About metaliteracy1

The Metaliteracy Learning Collaborative includes Trudi Jacobson, Tom Mackey, and Kelsey O'Brien..

BiblioVerifica Blog Response to Metaliteracy Post-Truth MOOC

We welcome this guest posting from Damiano Orrù, librarian at Vilfredo Pareto Library School of Economics at the University of Rome “Tor Vergata,” Italy. We met Damiano at the Conference on Learning Information Literacy across the Globe in Frankfurt, Germany in May 2019 and he has since completed our Metaliteracy MOOC Empowering Yourself in a Post-Truth World. He wrote this post in response to the Coursera MOOC as part of his own BiblioVerifica blog. Thanks to Damiano for completing our MOOC and providing these excellent resources!

BiblioVerifica Blog for Fact-checking by Citizens

Damiano Orrù, librarian at Vilfredo Pareto Library
School of Economics,  University of Rome “Tor Vergata”,  Italy

As a Coursera MOOC student, I completed the course “Empowering Yourself in a Post-Truth World” in 6 weeks, deepening the themes of disinformation and verification of facts and news.

All these contents and tools are useful to teach “how to spot fake news”[1] by the cognitive and behavioral domanins of Metaliteracy.  The cognitive domain of the Metaliterate Learner is important to understand information and news, analyzing sources and contexts. The behavioral domain is essential for a conscious sharing and production of content through chat, social media, e-mail, forums, blogs. Several Metaliteracy practices are excellent tools for empowering citizens to use critical thinking and to evaluate sources.

The BiblioVerifica[2] blog aims to support citizens (not just students) in the autonomous practice of fact-checking, based on open access and open data resources.  Currently, this idea embraces dissemination of open data and open access content for all fact-checkers citizens by eight librarians as editorial staff[3]BiblioVerifica blog has developed a network of stakeholders in the library and school environment since 2017. For the future our intiative may involve teachers and librarians to develop and share open education oriented fact-chekcing practices and tools. This free digital reference activity will engage citizens and schools in Italy.  

The blog engaged citizenzs also by serious gamification app: BiblioVerifica Olympics[4] a contest based on 15 multiple choice quizzes, open to all citzens, for self assesment, available for free, without money prize or sponsor. In 2018 the first olympics quizzes covered the topics of reliable sources, verification strategies, research tools, etc…  The second edition covered the topics of Sustainable Development Goals (SDGs)[5] in the current year.  For the future may improve this tool for engage learners by Metaliteracy contents or debunking practices. 

Around European countries BiblioVerifica blog launched CrowdSearcher[6], an international platform supporting the European policy Tackling online disinformation[7] by open education resources, open contents, open data.

In the next weeks the BiblioVerifica bloggers will continue to support European citizens, also suggesting Metaliteracy’s tools, so useful, almost indispensable, to create tutorial and videos, serious games and infographics about media and information literacy.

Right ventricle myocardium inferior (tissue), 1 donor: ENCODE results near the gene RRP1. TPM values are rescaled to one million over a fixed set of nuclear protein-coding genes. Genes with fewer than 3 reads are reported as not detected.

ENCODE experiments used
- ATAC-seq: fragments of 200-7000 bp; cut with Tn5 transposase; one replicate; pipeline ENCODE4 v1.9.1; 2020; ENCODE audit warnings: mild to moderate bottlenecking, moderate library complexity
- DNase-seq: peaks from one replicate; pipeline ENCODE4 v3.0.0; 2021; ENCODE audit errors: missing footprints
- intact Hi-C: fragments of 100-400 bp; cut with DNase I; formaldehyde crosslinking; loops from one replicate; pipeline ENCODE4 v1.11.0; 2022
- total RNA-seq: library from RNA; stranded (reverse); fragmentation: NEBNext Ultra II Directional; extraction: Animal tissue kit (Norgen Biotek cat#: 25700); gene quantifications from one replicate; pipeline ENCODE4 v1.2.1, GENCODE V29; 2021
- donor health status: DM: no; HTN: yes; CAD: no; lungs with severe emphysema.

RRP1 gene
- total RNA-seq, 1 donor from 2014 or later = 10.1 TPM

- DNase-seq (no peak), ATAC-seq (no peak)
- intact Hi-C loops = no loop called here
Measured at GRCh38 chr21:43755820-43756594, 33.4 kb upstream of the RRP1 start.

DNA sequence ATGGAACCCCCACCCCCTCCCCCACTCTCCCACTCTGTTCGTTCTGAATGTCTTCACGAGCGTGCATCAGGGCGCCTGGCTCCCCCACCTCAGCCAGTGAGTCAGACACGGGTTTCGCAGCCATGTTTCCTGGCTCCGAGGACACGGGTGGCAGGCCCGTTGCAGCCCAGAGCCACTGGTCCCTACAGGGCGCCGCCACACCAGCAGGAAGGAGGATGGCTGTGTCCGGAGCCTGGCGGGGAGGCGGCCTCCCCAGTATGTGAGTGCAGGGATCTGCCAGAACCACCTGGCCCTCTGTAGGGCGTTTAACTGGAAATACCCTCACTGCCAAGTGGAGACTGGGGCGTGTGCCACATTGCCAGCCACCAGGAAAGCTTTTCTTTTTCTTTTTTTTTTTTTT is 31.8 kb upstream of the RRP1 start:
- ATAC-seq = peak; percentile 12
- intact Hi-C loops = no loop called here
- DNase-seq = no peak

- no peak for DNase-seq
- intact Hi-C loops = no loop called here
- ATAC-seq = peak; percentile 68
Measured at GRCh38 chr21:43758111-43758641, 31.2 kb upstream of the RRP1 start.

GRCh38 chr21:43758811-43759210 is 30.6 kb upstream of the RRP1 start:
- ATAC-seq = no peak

This media and information literacy against misinformation is disseminated by librarians, without sponsor, without remuneration for posts or tutorial, by “BiblioVolontari“. As librarians the bloggers stick to IFLA Code of Ethics for Librarians and other Information Workers[8]:
a) access to information
b) open access and intellectual property
c) neutrality, personal integrity and professional skills

BiblioVerifica blog is open to all volunteer librarians around the world, fostering critical thinking, analysing personal BIAS, suggesting reliable sources, fighting propaganda and misinformation by empowering citizens in a Post-Truth World!

[1] https://www.ifla.org/publications/node/11174

[2] http://biblioverifica.altervista.org/

[3] http://biblioverifica.altervista.org/bibliovolontari/

[4] http://biblioverifica.altervista.org/olympics/

[5] https://sustainabledevelopment.un.org/?menu=1300

[6] http://crowdsearcher.altervista.org/

[7] https://ec.europa.eu/digital-single-market/en/tackling-online-disinformation

[8] https://www.ifla.org/publications/node/11092

orru@economia.uniroma2.it 
http://orcid.org/0000-0002-7493-5648 
https://linkedin.com/in/orrudamiano
Rome, October 27th 2019

Open Pedagogy and Metaliteracy Topic of ICIL Keynote

bC19g0oxRyOYV6LZ+rTnmw

Trudi Jacobson keynoting at ICIL in South Africa

Trudi Jacobson gave the last international keynote address at the International Conference on Information Literacy (ICIL) at North-West University (NWU) in Vanderbijlpark, South Africa on September 26. Her topic was Creating Shareable Knowledge: Exploring the Synergy between Metaliteracy and Open Pedagogy. She spoke about the components of open educational practices, including open educational resources, open pedagogies, open learning, open sharing of teaching ideas, and open technologies. She then asked participants to put themselves in the role of a student and to consider what might be different about their learning experience if open played a role. (Their responses are here, please feel free to consider the question and add your own ideas.)

Trudi delved into how metaliteracy can both scaffold and add to student learning in open pedagogical settings, using Caroline Sinkinson’s open pedagogy model to make connections. Trudi concluded by exploring the connections in two case studies. One, which was analyzed in-depth, is an information literacy/metaliteracy course in which students contribute to Wikipedia. The second, discussed more briefly, is a political science course in which metaliteracy OER play a large role and encourage elements of open pedagogy. If interested in this latter course, look for an article next year in the International Journal of Open Educational Resources that explores this professor/librarian collaboration in more depth.

Applying Metaliteracy in Teaching and Learning Practices Session at ICIL, South Africa

nehNGVV0RGy+w5uwom2FIA

Tom Mackey and Trudi Jacobson